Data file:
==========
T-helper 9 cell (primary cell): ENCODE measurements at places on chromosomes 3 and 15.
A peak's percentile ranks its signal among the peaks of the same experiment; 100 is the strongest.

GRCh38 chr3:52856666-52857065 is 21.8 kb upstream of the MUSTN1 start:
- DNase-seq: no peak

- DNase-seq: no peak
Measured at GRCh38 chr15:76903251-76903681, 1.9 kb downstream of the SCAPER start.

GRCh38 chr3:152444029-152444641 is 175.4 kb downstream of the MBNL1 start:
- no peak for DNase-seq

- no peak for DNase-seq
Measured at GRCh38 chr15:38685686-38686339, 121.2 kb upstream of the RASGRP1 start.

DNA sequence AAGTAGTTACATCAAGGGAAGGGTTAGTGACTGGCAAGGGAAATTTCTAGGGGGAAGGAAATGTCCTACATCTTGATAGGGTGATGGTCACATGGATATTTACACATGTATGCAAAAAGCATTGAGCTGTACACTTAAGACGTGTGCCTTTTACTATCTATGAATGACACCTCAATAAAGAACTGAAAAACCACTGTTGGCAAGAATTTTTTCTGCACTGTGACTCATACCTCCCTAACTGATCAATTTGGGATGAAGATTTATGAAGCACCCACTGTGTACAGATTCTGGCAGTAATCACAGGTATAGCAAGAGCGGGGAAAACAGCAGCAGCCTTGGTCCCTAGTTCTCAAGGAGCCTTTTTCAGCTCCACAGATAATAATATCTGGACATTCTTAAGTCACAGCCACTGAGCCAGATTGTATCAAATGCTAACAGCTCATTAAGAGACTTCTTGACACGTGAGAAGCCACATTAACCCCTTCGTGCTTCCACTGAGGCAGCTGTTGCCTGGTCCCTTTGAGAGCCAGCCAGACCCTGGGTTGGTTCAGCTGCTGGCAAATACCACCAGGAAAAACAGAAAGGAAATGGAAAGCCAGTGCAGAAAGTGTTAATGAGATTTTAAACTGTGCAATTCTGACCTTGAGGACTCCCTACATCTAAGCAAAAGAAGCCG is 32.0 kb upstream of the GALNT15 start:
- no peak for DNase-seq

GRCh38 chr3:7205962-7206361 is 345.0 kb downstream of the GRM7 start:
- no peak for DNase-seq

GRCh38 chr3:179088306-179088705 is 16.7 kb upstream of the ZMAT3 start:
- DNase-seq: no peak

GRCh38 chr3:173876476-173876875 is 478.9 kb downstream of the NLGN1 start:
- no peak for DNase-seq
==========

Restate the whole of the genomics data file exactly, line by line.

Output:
T-helper 9 cell (primary cell): ENCODE measurements at places on chromosomes 3 and 15.
A peak's percentile ranks its signal among the peaks of the same experiment; 100 is the strongest.

GRCh38 chr3:52856666-52857065 is 21.8 kb upstream of the MUSTN1 start:
- DNase-seq: no peak

- DNase-seq: no peak
Measured at GRCh38 chr15:76903251-76903681, 1.9 kb downstream of the SCAPER start.

GRCh38 chr3:152444029-152444641 is 175.4 kb downstream of the MBNL1 start:
- no peak for DNase-seq

- no peak for DNase-seq
Measured at GRCh38 chr15:38685686-38686339, 121.2 kb upstream of the RASGRP1 start.

DNA sequence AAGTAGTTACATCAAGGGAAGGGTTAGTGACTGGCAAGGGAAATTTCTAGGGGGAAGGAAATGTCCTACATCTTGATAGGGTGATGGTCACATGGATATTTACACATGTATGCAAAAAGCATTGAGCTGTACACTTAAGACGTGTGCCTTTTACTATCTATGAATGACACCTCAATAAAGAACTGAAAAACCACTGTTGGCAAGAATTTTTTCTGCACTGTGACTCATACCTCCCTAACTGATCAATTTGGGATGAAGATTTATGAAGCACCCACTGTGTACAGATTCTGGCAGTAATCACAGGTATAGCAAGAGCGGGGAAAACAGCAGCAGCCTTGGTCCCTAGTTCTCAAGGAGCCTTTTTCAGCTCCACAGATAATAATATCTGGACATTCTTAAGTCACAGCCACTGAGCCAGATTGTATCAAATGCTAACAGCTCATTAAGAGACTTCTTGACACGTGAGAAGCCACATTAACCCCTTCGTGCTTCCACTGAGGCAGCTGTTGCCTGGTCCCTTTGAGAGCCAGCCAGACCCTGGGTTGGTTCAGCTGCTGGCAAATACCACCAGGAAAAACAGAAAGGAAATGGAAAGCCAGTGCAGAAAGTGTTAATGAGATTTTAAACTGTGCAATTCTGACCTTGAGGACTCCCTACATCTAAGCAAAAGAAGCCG is 32.0 kb upstream of the GALNT15 start:
- no peak for DNase-seq

GRCh38 chr3:7205962-7206361 is 345.0 kb downstream of the GRM7 start:
- no peak for DNase-seq

GRCh38 chr3:179088306-179088705 is 16.7 kb upstream of the ZMAT3 start:
- DNase-seq: no peak

GRCh38 chr3:173876476-173876875 is 478.9 kb downstream of the NLGN1 start:
- no peak for DNase-seq